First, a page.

Sir Alan, chair of the CPA UK and a former Deputy Speaker of the House of Commons, won the election against Ms Fiamé Mata’afa, Samoa’s Minister for Justice and a veteran parliamentarian, and Ms Kashmala Tariq, an MP from Pakistan, in a two-round runoff vote.
Sir Alan told delegates to the 57th annual Conference of the Commonwealth Parliamentary Association in London that he was both honoured and moved by his win: “We all know about winning elections, it is a funny emotional moment and my heart is really quite full as I accept the great honour you have conferred on me and the enormous responsibility that goes with it,” he said.
“I’d like to thank those that voted - especially if you voted twice - and also thank those of you who voted for other candidates. I aim to represent everyone without fear or favour.”
The campaign for leadership of the executive committee has come at a critical time for the CPA as the body – which celebrates its centenary this year – works to re-fashion itself into a more modern, vibrant and responsive organization able to play a significant role in an increasingly globalised world.
More than 170 legislatures, national, state and territorial, are represented by the CPA and more than 600 delegates – including 416 MPs and speakers – from 54 nations visited London for the five-day conference this week.
The status of the CPA as a registered charity in the United Kingdom is also under review – with much, spirited debate about its future standing and role continuing, and a report and recommendations now due next year.
Sir Alan said that he would work to ensure that the Commonwealth’s view of itself as a large family would be nurtured: “We are a big and I hope happy family and I will do everything I can in the three years ahead. My first task is to train the Secretary General in the pronunciation in of my name,” he laughed.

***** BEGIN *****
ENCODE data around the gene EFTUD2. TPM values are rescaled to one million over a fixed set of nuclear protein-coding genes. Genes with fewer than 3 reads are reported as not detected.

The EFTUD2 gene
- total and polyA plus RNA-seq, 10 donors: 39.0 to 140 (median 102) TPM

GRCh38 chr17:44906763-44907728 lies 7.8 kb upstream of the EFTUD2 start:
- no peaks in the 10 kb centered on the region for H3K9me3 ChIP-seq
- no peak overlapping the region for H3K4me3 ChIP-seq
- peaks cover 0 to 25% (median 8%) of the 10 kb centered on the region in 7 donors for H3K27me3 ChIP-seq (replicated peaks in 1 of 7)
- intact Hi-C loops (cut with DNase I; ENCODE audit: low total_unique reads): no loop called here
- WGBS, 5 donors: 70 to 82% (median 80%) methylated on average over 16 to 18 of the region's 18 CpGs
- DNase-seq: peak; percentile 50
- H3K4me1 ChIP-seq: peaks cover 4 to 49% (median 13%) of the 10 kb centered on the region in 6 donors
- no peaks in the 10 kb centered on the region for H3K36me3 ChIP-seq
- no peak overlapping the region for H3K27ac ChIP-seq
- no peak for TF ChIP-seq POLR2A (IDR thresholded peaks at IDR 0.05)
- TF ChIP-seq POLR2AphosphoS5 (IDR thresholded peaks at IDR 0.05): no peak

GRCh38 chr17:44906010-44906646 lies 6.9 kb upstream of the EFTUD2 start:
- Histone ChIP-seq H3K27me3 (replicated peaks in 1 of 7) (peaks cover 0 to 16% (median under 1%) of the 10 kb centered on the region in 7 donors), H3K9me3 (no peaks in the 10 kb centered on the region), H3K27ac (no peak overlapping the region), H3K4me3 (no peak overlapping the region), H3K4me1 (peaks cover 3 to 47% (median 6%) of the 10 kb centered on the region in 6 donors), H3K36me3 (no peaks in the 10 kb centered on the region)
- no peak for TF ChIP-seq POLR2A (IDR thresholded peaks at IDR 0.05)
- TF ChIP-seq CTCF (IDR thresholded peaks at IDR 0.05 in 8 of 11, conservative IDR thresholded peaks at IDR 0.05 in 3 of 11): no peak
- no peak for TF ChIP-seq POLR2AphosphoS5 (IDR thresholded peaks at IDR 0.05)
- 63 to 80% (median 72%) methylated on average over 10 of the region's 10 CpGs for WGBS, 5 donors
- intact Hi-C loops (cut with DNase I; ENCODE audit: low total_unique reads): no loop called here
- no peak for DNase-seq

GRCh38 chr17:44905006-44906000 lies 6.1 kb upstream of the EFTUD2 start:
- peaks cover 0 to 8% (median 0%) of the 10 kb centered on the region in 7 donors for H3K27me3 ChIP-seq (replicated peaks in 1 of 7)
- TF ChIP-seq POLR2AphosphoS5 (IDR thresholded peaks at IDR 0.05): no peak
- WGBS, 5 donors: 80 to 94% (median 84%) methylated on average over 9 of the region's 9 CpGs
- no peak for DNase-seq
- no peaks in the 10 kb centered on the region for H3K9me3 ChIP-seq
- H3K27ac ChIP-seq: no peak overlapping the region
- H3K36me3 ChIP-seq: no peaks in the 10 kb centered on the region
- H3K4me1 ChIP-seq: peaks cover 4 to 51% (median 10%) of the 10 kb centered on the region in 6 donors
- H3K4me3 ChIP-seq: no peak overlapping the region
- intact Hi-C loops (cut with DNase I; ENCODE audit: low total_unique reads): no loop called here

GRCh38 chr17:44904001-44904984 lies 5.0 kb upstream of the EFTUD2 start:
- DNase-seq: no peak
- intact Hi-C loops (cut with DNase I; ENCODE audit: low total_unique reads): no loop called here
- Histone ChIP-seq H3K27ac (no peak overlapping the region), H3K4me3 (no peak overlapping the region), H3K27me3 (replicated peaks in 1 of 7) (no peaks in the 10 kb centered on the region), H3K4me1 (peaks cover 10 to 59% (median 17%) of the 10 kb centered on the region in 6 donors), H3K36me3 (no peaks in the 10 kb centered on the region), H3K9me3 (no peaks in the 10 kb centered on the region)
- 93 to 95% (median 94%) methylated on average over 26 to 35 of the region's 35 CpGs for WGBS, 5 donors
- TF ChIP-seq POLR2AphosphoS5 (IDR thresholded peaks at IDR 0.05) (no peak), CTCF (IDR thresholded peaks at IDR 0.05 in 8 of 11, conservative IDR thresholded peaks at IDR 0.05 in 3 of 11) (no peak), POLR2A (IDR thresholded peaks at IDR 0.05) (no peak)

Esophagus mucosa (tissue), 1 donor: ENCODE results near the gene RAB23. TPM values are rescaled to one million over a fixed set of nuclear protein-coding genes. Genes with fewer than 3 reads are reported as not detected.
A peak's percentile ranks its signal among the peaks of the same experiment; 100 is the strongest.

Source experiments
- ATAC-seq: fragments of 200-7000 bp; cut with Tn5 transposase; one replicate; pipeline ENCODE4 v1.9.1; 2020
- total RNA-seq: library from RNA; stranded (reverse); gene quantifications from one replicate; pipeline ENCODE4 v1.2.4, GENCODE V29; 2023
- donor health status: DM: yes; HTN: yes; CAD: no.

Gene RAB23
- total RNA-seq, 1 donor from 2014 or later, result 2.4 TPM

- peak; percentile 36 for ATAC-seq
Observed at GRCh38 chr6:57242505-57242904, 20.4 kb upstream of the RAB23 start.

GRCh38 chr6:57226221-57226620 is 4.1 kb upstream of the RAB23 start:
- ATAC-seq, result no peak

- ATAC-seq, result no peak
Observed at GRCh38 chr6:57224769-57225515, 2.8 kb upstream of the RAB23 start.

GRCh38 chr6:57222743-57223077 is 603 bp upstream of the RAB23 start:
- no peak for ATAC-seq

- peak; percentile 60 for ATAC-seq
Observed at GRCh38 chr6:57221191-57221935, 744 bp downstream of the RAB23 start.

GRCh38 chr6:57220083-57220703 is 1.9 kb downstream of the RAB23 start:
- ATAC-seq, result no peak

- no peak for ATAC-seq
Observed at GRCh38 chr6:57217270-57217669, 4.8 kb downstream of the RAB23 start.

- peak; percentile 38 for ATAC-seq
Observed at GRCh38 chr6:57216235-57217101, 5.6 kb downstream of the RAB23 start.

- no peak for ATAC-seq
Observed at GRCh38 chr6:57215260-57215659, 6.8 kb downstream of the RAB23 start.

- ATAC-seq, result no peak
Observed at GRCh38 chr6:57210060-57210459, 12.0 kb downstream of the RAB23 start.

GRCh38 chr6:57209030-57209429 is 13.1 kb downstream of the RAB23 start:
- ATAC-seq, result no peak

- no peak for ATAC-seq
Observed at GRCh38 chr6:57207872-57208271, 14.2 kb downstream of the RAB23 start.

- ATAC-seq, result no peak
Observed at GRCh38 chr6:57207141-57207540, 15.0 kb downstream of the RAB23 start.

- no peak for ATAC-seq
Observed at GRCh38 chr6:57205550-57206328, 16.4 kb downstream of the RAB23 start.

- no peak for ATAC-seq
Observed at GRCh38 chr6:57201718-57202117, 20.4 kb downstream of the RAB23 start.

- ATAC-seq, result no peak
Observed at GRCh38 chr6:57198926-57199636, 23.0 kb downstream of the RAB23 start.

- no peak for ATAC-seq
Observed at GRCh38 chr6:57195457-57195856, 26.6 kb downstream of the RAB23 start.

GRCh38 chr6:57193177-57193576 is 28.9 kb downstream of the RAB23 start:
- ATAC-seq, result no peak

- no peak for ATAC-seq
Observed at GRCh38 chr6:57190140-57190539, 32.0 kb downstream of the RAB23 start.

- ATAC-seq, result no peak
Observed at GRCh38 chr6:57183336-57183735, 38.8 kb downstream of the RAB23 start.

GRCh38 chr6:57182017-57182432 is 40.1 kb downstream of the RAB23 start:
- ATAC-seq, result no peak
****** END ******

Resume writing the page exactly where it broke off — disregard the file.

“I would of course also like to pay respects to Kashmala and Fiamé for the honorable contest they have fought. I say to them - and I say to you all I - that I would be very disappointed if after my three year [term], we don’t have more women in Commonwealth Parliaments than we do today.”
Sir Alan pledged that during a Pacific visit early next year, he would not only visit Tonga – as planned – but now extend his itinerary to visit Samoa as well.
Ms Mata’afa earlier told delegates that she had joined the campaign for the chair’s position later than other candidates but felt strongly that the voice of small nations, particularly islands in remote parts of the world, needed to be heard and heeded more.
“Being here in London is a salient reminder of where our parliamentary traditions began,” she told delegates.
“But it is important to remember that while democracy began here, it does not end here. Our nations big and small need to bind together in unity, in purpose and in strength.”